Isochron burial dating of paleosols within the Whitewater Fan, northern Coachella Valley, California

Nathaniel Lifton, Richard V. Heermance, Doug Yule, & Brittany Huerta

Submitted August 15, 2016, SCEC Contribution #6755, 2016 SCEC Annual Meeting Poster #126 (PDF)

Poster Image: 
Remnant alluvial fan surfaces are ubiquitous features across the San Gorgonio Pass (SGP), distinguished by their perched location 50-150 m above the active channels and dark red, >1.5m thick soil horizons. Their potential utility in constraining long-term slip rates along the southern San Andreas fault is widely recognized, but their age is still debated. This study focuses on one of these surfaces – the upper surface of the Whitewater Fan (aka Whitewater Hill) – which has been uplifted and deformed between the Banning and Garnet Hill strands of the San Andreas Fault in the northern Coachella Valley, CA.

Mapping of the Whitewater Hill area in summer 2015 revealed at least 2 buried paleosols (>70 m below the surficial red soil) defining a long-term record of alluvial fan development. These paleosols can be used as piercing points to develop long-term slip rates along this section of the San Andreas fault system if their ages can be determined. We collected a total of 18 samples from both buried paleosols for cosmogenic 10Be-26Al isochron burial dating. This technique derives its power from sampling multiple cobbles from a narrow depth range, each of which has experienced the same postburial history. The presence of the paleosols (albeit truncated) indicates unambiguous subaerial exposure and subsequent burial. If each cobble has a different exposure history prior to burial, then the samples will define a line on a plot of 26Al relative to 10Be, with a slope equal to the ratio of the two nuclides at production. Burial shuts off surficial nuclide production and leads to decay of 26Al (t1/2 ca. 0.7 My) relative to 10Be (t1/2 ca. 1.4 My). This differential decay causes the slope of the line to decrease in a predictable manner with increasing burial age. Since all clasts have experienced the same postburial history, this method is less sensitive to effects of surface deflation than methods using near-surface clasts. Be and Al were extracted at the Purdue Rare Isotope Measurement (PRIME) Lab and analyzed by Accelerator Mass Spectrometry (AMS). A paleosol exposed in the east wall of Whitewater Wash yielded 11 cobbles with enough quartz for analysis, while only 3 of 7 cobbles collected from a paleosol exposed in a small drainage to the west of the main wash yielded enough quartz of high enough purity (low enough total Al concentration) for analyses. Results suggest systematic complexities that are currently being evaluated to shed light on fan depositional processes and ages.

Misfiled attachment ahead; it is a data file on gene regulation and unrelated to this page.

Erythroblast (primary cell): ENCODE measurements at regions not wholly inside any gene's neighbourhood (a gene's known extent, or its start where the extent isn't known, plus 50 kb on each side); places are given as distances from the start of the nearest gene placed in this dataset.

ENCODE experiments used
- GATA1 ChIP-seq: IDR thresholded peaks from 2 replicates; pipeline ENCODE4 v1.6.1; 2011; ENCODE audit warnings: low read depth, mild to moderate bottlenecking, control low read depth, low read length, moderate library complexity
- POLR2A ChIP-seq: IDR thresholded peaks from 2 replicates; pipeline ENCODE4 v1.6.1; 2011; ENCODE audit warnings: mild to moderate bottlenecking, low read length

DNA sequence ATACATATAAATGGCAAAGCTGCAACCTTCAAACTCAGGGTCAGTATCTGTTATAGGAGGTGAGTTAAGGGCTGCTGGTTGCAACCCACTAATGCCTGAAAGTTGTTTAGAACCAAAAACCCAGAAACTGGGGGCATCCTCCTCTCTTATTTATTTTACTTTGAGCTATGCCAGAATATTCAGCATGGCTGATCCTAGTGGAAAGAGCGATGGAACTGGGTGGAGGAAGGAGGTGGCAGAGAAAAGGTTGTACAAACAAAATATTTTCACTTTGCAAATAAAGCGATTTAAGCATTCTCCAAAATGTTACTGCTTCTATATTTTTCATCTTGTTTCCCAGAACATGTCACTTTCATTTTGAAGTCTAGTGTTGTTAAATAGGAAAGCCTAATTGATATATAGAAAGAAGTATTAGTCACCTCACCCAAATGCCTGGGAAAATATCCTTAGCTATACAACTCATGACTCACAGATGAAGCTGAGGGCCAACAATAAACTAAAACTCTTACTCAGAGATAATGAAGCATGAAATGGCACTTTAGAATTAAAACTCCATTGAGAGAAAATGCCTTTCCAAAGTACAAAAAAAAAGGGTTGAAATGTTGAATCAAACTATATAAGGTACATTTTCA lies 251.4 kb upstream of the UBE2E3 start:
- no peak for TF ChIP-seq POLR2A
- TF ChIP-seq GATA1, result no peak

Key Words
cosmogenic nuclide, burial dating, slip rate, Banning fault, Garnet Hill fault

Citation
Lifton, N., Heermance, R. V., Yule, D., & Huerta, B. (2016, 08). Isochron burial dating of paleosols within the Whitewater Fan, northern Coachella Valley, California. Poster Presentation at 2016 SCEC Annual Meeting.


Related Projects & Working Groups
Southern San Andreas Fault Evaluation (SoSAFE)